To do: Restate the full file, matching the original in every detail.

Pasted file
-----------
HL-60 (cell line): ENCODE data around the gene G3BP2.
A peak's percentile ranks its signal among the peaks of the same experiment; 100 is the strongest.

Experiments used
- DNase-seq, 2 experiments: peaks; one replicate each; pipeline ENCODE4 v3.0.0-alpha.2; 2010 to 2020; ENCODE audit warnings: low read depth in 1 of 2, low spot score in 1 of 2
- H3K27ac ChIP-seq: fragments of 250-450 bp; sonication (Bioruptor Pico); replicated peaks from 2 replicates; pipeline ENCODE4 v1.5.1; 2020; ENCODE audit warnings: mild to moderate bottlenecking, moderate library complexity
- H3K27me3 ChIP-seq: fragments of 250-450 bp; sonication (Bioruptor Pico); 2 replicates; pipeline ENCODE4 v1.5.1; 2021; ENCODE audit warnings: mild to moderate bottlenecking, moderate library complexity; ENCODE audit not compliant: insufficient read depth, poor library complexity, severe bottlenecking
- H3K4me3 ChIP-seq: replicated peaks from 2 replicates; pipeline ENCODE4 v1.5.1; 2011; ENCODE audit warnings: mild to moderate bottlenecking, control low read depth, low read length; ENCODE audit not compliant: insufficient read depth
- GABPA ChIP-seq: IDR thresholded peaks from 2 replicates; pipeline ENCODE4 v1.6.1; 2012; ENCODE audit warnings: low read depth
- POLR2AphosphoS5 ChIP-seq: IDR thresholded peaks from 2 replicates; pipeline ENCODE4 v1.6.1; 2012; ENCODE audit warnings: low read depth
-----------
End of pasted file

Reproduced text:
HL-60 (cell line): ENCODE data around the gene G3BP2.
A peak's percentile ranks its signal among the peaks of the same experiment; 100 is the strongest.

Experiments used
- DNase-seq, 2 experiments: peaks; one replicate each; pipeline ENCODE4 v3.0.0-alpha.2; 2010 to 2020; ENCODE audit warnings: low read depth in 1 of 2, low spot score in 1 of 2
- H3K27ac ChIP-seq: fragments of 250-450 bp; sonication (Bioruptor Pico); replicated peaks from 2 replicates; pipeline ENCODE4 v1.5.1; 2020; ENCODE audit warnings: mild to moderate bottlenecking, moderate library complexity
- H3K27me3 ChIP-seq: fragments of 250-450 bp; sonication (Bioruptor Pico); 2 replicates; pipeline ENCODE4 v1.5.1; 2021; ENCODE audit warnings: mild to moderate bottlenecking, moderate library complexity; ENCODE audit not compliant: insufficient read depth, poor library complexity, severe bottlenecking
- H3K4me3 ChIP-seq: replicated peaks from 2 replicates; pipeline ENCODE4 v1.5.1; 2011; ENCODE audit warnings: mild to moderate bottlenecking, control low read depth, low read length; ENCODE audit not compliant: insufficient read depth
- GABPA ChIP-seq: IDR thresholded peaks from 2 replicates; pipeline ENCODE4 v1.6.1; 2012; ENCODE audit warnings: low read depth
- POLR2AphosphoS5 ChIP-seq: IDR thresholded peaks from 2 replicates; pipeline ENCODE4 v1.6.1; 2012; ENCODE audit warnings: low read depth